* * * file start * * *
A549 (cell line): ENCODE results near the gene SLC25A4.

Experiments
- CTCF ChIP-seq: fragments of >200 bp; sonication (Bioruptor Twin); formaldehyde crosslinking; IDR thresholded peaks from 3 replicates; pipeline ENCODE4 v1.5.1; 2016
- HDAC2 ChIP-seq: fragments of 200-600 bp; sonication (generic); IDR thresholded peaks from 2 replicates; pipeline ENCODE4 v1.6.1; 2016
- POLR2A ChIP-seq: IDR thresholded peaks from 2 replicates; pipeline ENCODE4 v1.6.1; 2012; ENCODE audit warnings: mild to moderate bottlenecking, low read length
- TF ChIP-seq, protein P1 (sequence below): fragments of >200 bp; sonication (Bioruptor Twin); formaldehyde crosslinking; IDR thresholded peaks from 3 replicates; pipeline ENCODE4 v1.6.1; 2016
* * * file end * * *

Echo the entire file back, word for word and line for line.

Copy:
A549 (cell line): ENCODE results near the gene SLC25A4.

Experiments
- CTCF ChIP-seq: fragments of >200 bp; sonication (Bioruptor Twin); formaldehyde crosslinking; IDR thresholded peaks from 3 replicates; pipeline ENCODE4 v1.5.1; 2016
- HDAC2 ChIP-seq: fragments of 200-600 bp; sonication (generic); IDR thresholded peaks from 2 replicates; pipeline ENCODE4 v1.6.1; 2016
- POLR2A ChIP-seq: IDR thresholded peaks from 2 replicates; pipeline ENCODE4 v1.6.1; 2012; ENCODE audit warnings: mild to moderate bottlenecking, low read length
- TF ChIP-seq, protein P1 (sequence below): fragments of >200 bp; sonication (Bioruptor Twin); formaldehyde crosslinking; IDR thresholded peaks from 3 replicates; pipeline ENCODE4 v1.6.1; 2016